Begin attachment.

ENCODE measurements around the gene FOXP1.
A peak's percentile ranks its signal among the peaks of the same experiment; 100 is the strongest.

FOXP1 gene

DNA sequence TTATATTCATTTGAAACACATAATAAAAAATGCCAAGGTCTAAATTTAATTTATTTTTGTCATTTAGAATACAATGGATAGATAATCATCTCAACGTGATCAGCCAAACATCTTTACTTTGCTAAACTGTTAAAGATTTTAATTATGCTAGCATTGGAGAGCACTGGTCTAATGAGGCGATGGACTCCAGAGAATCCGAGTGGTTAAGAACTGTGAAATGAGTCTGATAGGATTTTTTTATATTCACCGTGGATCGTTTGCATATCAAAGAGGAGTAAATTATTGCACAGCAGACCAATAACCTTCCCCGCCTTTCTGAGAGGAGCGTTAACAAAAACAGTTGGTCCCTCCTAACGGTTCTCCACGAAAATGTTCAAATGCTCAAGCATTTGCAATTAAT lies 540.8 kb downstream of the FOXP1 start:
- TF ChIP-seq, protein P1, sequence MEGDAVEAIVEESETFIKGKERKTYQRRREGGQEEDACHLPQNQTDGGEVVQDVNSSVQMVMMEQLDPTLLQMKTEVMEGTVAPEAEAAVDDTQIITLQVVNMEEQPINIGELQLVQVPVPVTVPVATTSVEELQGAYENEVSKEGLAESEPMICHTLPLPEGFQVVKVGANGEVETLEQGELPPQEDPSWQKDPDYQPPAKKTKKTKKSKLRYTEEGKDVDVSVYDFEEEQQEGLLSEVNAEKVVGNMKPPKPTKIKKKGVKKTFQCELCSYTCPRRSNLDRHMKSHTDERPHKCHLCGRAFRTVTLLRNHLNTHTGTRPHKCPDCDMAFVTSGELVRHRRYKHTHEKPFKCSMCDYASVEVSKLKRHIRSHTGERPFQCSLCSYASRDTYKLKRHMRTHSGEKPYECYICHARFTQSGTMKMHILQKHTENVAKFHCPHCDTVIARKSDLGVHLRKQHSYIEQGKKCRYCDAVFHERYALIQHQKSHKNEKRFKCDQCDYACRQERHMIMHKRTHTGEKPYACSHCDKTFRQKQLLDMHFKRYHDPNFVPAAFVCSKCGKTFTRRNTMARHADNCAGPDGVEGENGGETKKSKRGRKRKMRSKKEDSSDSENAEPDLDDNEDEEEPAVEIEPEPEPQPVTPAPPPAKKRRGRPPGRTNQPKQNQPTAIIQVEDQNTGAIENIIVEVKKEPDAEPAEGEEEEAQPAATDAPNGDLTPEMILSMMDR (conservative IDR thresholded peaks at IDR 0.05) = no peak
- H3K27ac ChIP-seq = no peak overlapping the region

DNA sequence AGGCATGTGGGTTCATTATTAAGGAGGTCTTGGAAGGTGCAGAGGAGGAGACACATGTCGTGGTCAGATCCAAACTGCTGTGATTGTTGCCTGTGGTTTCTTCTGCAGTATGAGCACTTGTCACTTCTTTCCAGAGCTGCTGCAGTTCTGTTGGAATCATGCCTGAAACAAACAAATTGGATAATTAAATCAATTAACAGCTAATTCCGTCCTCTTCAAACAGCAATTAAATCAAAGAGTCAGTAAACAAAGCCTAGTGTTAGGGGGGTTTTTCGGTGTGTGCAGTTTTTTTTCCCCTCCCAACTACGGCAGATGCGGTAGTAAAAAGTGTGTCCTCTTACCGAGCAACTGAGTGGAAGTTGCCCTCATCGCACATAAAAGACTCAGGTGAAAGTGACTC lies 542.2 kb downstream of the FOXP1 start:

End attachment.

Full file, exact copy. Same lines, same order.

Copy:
ENCODE measurements around the gene FOXP1.
A peak's percentile ranks its signal among the peaks of the same experiment; 100 is the strongest.

FOXP1 gene

DNA sequence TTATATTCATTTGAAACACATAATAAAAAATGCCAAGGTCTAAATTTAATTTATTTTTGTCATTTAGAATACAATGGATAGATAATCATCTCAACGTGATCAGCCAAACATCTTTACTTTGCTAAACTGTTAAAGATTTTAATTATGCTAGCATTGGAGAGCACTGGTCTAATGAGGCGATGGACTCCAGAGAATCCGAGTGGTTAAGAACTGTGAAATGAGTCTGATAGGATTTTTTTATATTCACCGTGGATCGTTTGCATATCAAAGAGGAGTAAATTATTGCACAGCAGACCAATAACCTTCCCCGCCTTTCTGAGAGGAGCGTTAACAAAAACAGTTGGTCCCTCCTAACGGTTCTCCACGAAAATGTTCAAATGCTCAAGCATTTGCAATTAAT lies 540.8 kb downstream of the FOXP1 start:
- TF ChIP-seq, protein P1, sequence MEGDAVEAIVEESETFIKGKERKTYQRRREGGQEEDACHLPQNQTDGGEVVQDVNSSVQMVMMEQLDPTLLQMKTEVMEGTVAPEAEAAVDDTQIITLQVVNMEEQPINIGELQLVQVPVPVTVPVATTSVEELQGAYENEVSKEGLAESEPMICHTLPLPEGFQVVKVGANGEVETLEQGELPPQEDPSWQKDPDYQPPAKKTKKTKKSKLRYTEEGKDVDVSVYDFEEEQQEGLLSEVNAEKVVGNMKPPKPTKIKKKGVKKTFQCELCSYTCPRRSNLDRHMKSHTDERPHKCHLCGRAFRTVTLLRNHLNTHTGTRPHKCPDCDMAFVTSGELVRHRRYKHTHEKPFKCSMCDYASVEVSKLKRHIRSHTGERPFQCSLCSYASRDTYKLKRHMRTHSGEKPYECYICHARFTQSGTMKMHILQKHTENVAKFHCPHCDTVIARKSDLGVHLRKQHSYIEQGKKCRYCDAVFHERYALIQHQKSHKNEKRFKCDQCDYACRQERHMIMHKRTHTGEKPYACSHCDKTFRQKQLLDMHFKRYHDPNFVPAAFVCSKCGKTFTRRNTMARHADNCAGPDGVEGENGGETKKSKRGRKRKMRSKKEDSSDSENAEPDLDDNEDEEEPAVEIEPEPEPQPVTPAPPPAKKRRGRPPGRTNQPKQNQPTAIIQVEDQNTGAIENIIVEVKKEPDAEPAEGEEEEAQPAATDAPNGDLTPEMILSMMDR (conservative IDR thresholded peaks at IDR 0.05) = no peak
- H3K27ac ChIP-seq = no peak overlapping the region

DNA sequence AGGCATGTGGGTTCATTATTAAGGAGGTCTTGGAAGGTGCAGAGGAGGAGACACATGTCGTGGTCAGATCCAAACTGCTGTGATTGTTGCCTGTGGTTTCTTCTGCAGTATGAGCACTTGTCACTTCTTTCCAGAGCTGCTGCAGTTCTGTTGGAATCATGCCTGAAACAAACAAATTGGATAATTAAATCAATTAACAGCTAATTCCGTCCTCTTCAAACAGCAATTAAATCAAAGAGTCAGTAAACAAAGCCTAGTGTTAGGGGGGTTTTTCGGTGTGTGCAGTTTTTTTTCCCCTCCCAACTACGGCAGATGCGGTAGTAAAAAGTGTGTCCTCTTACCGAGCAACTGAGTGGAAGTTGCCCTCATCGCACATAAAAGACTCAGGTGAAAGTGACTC lies 542.2 kb downstream of the FOXP1 start: